When the music that came to be known as country first began to emanate out of the European immigrants who settled in the Appalachian regions of North America in the early 20th Century, the continent was a still a trying and unrelenting place. Death and disease were everywhere. The average life expectancy hovered around 40. Malnutrition was rampant, giving way to deformity and other chronic health problems for young and old alike. No matter where you looked, death hung in the air like an ever-present curse waiting to usher you away at any moment from lack of food, natural calamity, or disease knocking at your door.
It was in this constant state of fear, depravity, and the brief moments humble thankfulness for the few joys life bestowed that country music found its voice on the back porches of the people who knew no other form of reverie than singing their distresses aloud for themselves and their neighbors. During this era, religion was not always used as a harbor of hope, but a harbinger for the evil things that would befall the individuals who trode a wayward path. Fire and brimstone was employed to keep parishioners in line, and through all of this, fear was the most palpable and present emotion most people were familiar with.
For almost 25 years now, Denver, Colorado’s Slim Cessna’s Auto Club has tapped into that primitive, carnal narrative of country music’s earliest incarnation to re-imagine the foreboding mood that hung like a pall over American’s early primitive settlers. Not for everyone, and more artistic expression than sheer entertainment, Slim Cessna’s is one of the most unusual, yet enthralling experiences to grace the musical stage. Though it is something that may be best experienced live, this is in no way a count against their recorded efforts, it’s more a testament of how they continue to be one of the most impressive outfits in concert.
For years Slim Cessna’s Auto Club was a signee to Jello Biafra’s Alternative Tentacles punk label as an oddball roster member, but one that found attention from fans as far ranging as punk and rock, to underground country and Americana. This isn’t Gothic country in the sense that who encounter a lot of guttural groans or punk-gone-country banjo banging. It’s the stories that set Slim Cessna in the primitive, Gothic country era. The music itself is more modernized and genre neutral. And even though it tends to work in much darker, minor chords, there’s a keen sense of melody and rhythm to Slim Cessna’s songs that make them a lot more appealing than perhaps they would seem on first listen.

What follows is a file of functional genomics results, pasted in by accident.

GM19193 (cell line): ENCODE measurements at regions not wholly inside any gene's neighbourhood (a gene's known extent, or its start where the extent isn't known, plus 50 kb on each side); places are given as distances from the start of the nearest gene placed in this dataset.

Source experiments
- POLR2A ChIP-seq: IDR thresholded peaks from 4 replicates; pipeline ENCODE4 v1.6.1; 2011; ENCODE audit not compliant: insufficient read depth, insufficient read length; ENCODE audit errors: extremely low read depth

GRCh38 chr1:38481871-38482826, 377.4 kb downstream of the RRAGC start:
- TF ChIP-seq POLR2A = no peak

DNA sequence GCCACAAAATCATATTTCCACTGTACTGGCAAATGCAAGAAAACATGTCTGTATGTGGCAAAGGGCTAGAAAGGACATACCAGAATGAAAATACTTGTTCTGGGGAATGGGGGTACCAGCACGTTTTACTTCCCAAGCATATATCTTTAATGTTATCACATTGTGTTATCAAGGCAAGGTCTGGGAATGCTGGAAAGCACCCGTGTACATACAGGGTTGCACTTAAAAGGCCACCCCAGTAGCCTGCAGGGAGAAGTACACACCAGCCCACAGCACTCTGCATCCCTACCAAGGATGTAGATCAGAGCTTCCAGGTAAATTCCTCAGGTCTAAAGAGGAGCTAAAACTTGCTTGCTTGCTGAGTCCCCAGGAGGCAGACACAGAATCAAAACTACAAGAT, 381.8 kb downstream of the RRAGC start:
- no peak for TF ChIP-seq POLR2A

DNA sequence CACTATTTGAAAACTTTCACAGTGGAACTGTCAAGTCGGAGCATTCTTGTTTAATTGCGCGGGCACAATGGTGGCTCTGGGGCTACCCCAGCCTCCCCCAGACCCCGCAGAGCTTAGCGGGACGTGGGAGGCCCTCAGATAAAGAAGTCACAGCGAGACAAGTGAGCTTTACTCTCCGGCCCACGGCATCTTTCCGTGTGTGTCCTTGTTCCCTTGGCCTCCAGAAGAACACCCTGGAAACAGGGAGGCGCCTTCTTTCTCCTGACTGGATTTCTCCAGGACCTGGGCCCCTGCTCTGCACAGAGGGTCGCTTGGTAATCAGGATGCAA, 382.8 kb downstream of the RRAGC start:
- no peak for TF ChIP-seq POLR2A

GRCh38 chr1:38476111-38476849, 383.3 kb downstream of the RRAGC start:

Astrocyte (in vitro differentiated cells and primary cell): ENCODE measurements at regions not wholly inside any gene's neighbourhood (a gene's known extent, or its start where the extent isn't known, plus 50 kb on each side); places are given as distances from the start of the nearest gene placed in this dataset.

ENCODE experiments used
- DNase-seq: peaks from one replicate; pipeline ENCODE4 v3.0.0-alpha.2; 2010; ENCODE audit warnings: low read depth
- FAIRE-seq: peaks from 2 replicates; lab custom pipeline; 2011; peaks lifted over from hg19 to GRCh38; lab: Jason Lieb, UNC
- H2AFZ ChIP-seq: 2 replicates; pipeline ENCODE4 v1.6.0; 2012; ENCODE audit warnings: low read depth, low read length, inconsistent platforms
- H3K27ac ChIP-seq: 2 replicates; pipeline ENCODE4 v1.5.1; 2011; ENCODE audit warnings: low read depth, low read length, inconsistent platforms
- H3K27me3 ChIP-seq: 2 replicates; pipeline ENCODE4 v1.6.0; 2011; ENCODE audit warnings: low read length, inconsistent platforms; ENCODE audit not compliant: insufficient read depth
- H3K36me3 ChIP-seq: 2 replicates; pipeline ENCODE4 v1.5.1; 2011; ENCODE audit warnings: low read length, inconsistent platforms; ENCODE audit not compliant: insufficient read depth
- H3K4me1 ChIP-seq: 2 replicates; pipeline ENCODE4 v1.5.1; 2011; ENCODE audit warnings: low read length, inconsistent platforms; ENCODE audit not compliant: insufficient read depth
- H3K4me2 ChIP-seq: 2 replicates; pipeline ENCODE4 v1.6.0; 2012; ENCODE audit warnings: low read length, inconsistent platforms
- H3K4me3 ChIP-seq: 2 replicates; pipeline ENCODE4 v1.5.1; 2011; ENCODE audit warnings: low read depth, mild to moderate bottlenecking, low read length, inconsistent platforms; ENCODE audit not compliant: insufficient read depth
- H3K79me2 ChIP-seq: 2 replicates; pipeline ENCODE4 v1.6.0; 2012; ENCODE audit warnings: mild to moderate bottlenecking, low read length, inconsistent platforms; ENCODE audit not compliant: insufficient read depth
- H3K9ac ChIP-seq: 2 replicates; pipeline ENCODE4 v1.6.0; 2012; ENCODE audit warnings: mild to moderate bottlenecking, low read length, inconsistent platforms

The most distinguishing characteristic of Slim Cessna’s Auto Club is their dual frontman lineup. Slim Cessna is more like the loving local preacher who tries to uplift his congregation with stirring words and gestures, while Munly Munly is the dark, serious, foreboding side. Lord Dwight Pentacost is the primary driver of the musical components of the band, and they recently added Rebecca Vera to the lineup, which brings a female voice to the mix for an new wrinkle to the Slim Cessna sound.
Their newest album released in September called The Commandments According to Slim Cessna’s Auto Club is both peculiar and absorbing. Though maybe not the best starting point for the band, it certainly upholds the standards the band has set with their vaunted catalog up to this point. The song titles are simply “Commandment 1,” Commandment 2,” and so on and so forth, making it not particularly easy to get too immersed in talking about the songs themselves in a way that’s easy to keep up with in print. Slim Cessna has never been too hip on titles. Their last record was simply titled Unentitled.
Whether the themes of the songs are actually tied to the Ten Commandments is either hard to tell, or up for interpretation. Part of the Slim Cessna experience is you’re not ever really sure exactly what is going on at any point. The mystery and confusion in their music is essential for the immersive capacity it has on listeners, so it may not be worth questioning too keenly. But this listener could not glean any specific direction with the song titles beyond a way to annotate the tracks.
You have to know what you’re getting into with Slim Cessna’s Auto Club, and for new listeners, I would suggest starting with “Commandment 6,” or basically listen to the second half first for more accessible material. But once again they have turned in an effort that touches parts of the musical palette you never knew existed, challenges the listener with adroit lyricism and structure, and offers a musical experience so unusual that it’s hauntingly riveting and hypnotic.
1 1/2 Guns Up (7.5/10)
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